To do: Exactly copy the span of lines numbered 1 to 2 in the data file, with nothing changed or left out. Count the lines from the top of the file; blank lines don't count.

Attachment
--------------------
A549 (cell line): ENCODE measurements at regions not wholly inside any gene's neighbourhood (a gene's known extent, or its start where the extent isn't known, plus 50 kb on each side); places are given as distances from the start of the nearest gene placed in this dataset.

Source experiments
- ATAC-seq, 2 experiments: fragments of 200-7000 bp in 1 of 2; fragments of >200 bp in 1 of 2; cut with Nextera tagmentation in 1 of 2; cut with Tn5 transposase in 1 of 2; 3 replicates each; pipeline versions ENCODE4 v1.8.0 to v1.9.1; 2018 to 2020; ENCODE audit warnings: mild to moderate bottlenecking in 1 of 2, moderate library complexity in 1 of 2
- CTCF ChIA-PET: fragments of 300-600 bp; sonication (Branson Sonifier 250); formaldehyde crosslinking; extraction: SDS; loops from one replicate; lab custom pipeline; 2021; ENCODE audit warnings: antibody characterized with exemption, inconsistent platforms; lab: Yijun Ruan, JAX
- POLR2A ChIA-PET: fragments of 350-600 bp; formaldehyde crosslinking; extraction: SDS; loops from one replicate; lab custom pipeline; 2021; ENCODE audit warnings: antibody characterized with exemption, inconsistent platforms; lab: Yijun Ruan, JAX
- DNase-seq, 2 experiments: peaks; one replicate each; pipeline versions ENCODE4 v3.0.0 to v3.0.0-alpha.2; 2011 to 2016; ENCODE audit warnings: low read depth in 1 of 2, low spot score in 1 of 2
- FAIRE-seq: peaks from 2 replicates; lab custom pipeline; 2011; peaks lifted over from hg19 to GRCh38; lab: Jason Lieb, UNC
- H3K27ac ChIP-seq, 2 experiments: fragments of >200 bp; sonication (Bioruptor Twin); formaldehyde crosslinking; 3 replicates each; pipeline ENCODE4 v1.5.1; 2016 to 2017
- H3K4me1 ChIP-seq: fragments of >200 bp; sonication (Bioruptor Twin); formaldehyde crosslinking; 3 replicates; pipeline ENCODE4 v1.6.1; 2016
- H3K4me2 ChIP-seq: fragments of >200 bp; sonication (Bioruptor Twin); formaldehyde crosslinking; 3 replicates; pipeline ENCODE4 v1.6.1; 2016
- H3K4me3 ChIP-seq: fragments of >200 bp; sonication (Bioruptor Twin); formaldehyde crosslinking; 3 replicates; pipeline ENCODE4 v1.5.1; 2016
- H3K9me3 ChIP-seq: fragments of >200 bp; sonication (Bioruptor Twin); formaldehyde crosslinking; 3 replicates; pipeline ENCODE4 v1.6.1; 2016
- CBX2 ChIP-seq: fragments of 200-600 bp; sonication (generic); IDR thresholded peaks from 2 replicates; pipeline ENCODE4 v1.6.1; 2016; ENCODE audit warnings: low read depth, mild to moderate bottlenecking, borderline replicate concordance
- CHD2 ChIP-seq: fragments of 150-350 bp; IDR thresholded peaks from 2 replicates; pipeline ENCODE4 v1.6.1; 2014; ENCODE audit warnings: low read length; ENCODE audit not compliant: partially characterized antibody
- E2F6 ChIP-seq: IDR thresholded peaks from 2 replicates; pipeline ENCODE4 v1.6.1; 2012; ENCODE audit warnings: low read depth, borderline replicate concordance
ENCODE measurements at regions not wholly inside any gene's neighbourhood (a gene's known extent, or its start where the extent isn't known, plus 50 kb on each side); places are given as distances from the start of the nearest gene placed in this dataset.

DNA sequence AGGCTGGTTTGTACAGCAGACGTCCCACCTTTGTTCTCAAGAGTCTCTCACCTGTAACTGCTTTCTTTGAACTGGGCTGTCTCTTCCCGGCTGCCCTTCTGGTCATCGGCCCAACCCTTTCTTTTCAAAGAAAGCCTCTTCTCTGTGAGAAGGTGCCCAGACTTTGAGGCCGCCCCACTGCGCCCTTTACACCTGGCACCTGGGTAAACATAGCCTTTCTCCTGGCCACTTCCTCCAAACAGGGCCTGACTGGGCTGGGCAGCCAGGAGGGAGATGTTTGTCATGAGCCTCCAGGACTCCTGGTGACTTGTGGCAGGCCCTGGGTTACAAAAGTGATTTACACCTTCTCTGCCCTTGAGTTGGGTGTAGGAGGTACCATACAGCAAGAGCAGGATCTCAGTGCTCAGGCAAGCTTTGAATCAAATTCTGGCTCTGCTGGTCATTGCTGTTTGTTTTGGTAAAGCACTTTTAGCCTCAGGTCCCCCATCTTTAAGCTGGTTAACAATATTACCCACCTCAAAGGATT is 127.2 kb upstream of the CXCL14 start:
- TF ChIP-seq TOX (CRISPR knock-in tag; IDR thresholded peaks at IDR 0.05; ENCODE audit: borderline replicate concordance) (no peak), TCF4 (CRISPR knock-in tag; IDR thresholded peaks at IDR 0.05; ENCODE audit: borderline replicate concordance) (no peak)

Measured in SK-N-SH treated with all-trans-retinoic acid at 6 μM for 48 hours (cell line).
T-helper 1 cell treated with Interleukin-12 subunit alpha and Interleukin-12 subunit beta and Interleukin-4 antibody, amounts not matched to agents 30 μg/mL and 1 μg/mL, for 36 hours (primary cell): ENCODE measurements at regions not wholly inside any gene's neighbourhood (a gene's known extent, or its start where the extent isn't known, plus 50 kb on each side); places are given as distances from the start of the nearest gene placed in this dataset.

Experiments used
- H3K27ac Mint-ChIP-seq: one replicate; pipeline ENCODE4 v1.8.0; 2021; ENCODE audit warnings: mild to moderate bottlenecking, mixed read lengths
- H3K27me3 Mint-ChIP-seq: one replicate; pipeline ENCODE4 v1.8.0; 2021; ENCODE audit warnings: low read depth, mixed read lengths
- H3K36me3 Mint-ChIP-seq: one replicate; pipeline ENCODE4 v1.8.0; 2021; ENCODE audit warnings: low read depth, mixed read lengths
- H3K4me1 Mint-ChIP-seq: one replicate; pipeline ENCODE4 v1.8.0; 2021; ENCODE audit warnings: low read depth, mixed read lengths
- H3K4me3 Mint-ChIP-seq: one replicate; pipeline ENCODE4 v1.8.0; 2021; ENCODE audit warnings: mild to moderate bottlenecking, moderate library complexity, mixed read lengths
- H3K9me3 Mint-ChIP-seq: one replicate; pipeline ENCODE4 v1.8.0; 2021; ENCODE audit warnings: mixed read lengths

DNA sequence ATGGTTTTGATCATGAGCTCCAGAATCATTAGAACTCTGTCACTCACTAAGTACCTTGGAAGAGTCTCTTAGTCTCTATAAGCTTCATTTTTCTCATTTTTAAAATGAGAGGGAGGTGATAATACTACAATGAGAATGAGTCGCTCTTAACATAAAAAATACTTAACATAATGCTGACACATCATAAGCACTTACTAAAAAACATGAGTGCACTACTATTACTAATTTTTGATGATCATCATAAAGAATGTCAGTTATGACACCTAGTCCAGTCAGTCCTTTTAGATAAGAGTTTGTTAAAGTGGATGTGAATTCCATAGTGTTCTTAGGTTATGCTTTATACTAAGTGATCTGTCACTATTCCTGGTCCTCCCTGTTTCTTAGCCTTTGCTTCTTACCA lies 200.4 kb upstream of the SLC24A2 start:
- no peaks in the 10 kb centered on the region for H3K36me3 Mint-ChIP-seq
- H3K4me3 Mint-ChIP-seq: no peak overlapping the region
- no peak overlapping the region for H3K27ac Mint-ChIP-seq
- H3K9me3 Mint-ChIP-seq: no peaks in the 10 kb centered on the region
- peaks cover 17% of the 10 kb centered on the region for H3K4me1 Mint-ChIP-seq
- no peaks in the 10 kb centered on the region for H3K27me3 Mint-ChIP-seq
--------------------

A549 (cell line): ENCODE measurements at regions not wholly inside any gene's neighbourhood (a gene's known extent, or its start where the extent isn't known, plus 50 kb on each side); places are given as distances from the start of the nearest gene placed in this dataset.

Source experiments